We’re living in divided times, and no PR professional is immune. If it weren’t for historical reminders, like those Hamilton-era honor duels, you’d think our culture is more splintered than ever. Part of what hinders communicators are changes in the news media. The media that once united us has fragmented into highly curated content feeds that mostly reinforce what we already believe. Post-election, the press is derided as “fake news” by some who don’t like the message, and there’s plenty of “real” fake news in our social streams.
So, whom do we trust? Fewer than half of adults say they trust organized religion. Approval of Congress is near an all-time low, and civic engagement has declined. Even science has been politicized and met with greater skepticism than in the past. According to Gallup research on trust in U.S. institutions over the past 40 years, only the military is a clear winner. American confidence in the defense and military industry shows a significant rise, up 15 percentage points since 1973.
Meanwhile, the culture of celebrity still thrives — just look at the current occupant of the White House. And consider the role Jimmy Kimmel played during the latest divisive and very complicated national debate over healthcare. Kimmel seemed to break through where politicians and pundits couldn’t.
Yet in the Trump era, there’s another sector that may have a unique opportunity to step into the breach — the business community, and those who help CEOs communicate.
Before you laugh, think about the past two years. Certainly the public is cynical about business, particularly certain industries like pharma, banking, and the tech industry as epitomized by Silicon Valley. But in times of chaos, we are seeing established corporations, led by CEOs, become powerful advocates for those who lack a voice.
Big business is in a position to offer a form of civic and social leadership that is very scare in our government or other institutions. And the public relations professionals who serve them can play a role in shaping advocacy campaigns.
Earlier this year business leaders began to speak out as never before on highly politicized issues like climate change, immigration, and LGBTQ rights. We’ve seen the power of corporate advocacy in the controversy over multiple state “bathroom bills” in 2016 and earlier this year, when countless CEOs joined the chorus against legislation that many saw as discriminatory and that they found – if nothing else – bad for business.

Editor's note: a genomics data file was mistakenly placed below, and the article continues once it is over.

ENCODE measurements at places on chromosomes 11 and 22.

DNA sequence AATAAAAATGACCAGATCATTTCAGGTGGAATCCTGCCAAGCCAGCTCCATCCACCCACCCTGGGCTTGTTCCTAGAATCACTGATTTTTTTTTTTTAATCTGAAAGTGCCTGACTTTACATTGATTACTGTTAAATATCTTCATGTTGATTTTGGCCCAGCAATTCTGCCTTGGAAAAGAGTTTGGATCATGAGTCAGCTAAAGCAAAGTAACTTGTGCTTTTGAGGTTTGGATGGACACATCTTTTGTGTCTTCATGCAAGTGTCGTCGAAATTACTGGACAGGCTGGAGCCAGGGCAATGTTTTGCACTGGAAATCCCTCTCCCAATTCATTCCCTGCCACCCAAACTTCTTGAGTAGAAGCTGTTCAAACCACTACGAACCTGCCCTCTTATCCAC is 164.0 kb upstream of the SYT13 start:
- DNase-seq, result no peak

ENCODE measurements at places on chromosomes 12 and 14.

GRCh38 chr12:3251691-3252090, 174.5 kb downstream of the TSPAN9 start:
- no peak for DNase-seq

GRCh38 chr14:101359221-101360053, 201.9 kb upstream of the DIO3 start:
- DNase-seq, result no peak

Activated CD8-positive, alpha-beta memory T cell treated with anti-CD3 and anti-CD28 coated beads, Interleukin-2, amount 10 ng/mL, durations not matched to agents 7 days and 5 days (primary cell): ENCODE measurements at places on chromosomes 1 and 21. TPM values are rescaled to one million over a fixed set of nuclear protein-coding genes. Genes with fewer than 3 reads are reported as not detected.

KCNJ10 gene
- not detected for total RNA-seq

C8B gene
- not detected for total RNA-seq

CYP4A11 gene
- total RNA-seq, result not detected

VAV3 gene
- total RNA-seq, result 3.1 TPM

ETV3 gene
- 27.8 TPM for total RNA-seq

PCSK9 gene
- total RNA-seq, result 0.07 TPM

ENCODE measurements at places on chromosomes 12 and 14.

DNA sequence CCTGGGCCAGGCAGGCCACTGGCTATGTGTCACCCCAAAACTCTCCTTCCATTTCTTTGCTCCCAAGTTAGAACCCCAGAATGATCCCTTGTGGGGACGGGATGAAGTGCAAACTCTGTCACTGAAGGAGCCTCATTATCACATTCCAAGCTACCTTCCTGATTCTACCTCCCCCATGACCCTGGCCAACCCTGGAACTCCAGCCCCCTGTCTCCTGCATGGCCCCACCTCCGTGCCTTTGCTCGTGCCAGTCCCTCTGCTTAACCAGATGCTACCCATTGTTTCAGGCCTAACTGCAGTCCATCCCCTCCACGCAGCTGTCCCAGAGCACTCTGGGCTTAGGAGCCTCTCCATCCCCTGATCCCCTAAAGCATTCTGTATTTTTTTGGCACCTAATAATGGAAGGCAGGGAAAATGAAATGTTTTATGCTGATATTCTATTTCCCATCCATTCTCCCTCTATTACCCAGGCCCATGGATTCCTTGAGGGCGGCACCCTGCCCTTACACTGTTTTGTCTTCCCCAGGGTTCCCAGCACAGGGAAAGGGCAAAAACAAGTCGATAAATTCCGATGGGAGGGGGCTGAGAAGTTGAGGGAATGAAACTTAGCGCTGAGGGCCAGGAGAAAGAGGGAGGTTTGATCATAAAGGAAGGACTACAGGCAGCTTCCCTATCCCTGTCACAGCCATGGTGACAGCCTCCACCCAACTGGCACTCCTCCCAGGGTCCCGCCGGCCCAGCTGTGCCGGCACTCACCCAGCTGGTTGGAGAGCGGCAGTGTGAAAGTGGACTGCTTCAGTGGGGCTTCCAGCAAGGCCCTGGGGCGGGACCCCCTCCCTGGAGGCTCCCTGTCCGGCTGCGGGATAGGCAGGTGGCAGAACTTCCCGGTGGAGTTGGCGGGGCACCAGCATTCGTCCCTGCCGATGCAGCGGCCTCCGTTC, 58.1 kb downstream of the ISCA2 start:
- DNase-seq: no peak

Post-election, many businesses mounted a similarly vocal response to the first of the president’s travel bans. Led by technology giants like Google and Apple, more than 100 businesses joined the legal fight against the executive order. Many issued statements supporting sensible immigration and pledged help for those affected by the proposed ban.
But events in Charlottesville brought a tipping point. The president’s shambolic reaction to the white nationalist march drew a fierce response that went well beyond political pundits. His remarks spurred rebukes by major business executives like Merck CEO Kenneth Frazier, who resigned from the presidential council on American manufacturing. “Dump Trump” moves by Under Armour, Intel, and even Walmart followed, as well as public rebukes from many more CEOs.
What’s significant is that the CEOs speaking out aren’t just the usual suspects … the indie brands with loyal followings, like Method, Tom’s Shoes, or even Starbucks. The new brand advocacy leaders are just as likely to be large corporations that aren’t particularly known for advocacy beyond their own interests. This is Big Business with a capital “B.”
Public opinion is mixed on how and why a brand should “take a stand,” but the pressure is growing―along with the opportunity. Look at Tanaya Macheel’s story, “The House Jamie Built: How J.P. Morgan Chase Became the Industry’s Conscience” in Digiday last month. What category is more loathed than banking? Yet Chase has become “the industry’s conscience”― hyperbolic, maybe, but a template for many similar businesses. Explains Brandwatch’s Kellyn Terry, “The presidential election changed the landscape of social media permanently and majorly. Instead of talking about who’s wearing what designer and meme sharing, people began to need to know who’s on what side of the political divide.”
Brand advocacy has never happened like it’s happening now. And it could be that these pragmatic, profit-driven CEOs are best suited to exert the missing “moderating influence” on the president and his allies — with help from skilled communicators.
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